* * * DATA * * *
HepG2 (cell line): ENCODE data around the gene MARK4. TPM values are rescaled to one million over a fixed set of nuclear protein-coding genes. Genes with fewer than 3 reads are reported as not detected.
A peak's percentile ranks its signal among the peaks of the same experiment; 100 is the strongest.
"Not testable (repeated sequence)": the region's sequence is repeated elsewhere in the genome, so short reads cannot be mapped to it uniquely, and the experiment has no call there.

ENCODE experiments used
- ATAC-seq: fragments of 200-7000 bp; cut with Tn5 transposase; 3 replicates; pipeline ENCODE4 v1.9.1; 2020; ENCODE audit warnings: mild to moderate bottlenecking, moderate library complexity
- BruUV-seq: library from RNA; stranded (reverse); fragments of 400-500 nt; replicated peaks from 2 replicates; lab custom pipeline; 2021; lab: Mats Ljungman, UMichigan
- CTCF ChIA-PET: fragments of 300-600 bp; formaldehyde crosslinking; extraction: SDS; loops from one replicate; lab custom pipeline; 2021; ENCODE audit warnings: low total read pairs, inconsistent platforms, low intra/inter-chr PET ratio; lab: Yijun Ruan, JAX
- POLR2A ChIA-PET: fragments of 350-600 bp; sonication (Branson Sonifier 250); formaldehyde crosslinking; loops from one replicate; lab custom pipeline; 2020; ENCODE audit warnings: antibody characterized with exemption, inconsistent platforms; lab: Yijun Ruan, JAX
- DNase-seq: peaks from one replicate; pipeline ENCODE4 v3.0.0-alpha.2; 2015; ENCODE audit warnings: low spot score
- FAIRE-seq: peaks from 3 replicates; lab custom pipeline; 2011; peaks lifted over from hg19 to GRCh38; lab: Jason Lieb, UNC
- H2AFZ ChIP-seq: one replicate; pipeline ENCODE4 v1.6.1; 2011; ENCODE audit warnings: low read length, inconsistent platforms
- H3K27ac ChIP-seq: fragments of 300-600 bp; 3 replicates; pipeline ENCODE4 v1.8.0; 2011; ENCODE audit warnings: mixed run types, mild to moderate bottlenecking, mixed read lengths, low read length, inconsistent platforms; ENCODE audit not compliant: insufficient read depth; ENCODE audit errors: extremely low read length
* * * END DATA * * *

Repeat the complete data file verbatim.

HepG2 (cell line): ENCODE data around the gene MARK4. TPM values are rescaled to one million over a fixed set of nuclear protein-coding genes. Genes with fewer than 3 reads are reported as not detected.
A peak's percentile ranks its signal among the peaks of the same experiment; 100 is the strongest.
"Not testable (repeated sequence)": the region's sequence is repeated elsewhere in the genome, so short reads cannot be mapped to it uniquely, and the experiment has no call there.

ENCODE experiments used
- ATAC-seq: fragments of 200-7000 bp; cut with Tn5 transposase; 3 replicates; pipeline ENCODE4 v1.9.1; 2020; ENCODE audit warnings: mild to moderate bottlenecking, moderate library complexity
- BruUV-seq: library from RNA; stranded (reverse); fragments of 400-500 nt; replicated peaks from 2 replicates; lab custom pipeline; 2021; lab: Mats Ljungman, UMichigan
- CTCF ChIA-PET: fragments of 300-600 bp; formaldehyde crosslinking; extraction: SDS; loops from one replicate; lab custom pipeline; 2021; ENCODE audit warnings: low total read pairs, inconsistent platforms, low intra/inter-chr PET ratio; lab: Yijun Ruan, JAX
- POLR2A ChIA-PET: fragments of 350-600 bp; sonication (Branson Sonifier 250); formaldehyde crosslinking; loops from one replicate; lab custom pipeline; 2020; ENCODE audit warnings: antibody characterized with exemption, inconsistent platforms; lab: Yijun Ruan, JAX
- DNase-seq: peaks from one replicate; pipeline ENCODE4 v3.0.0-alpha.2; 2015; ENCODE audit warnings: low spot score
- FAIRE-seq: peaks from 3 replicates; lab custom pipeline; 2011; peaks lifted over from hg19 to GRCh38; lab: Jason Lieb, UNC
- H2AFZ ChIP-seq: one replicate; pipeline ENCODE4 v1.6.1; 2011; ENCODE audit warnings: low read length, inconsistent platforms
- H3K27ac ChIP-seq: fragments of 300-600 bp; 3 replicates; pipeline ENCODE4 v1.8.0; 2011; ENCODE audit warnings: mixed run types, mild to moderate bottlenecking, mixed read lengths, low read length, inconsistent platforms; ENCODE audit not compliant: insufficient read depth; ENCODE audit errors: extremely low read length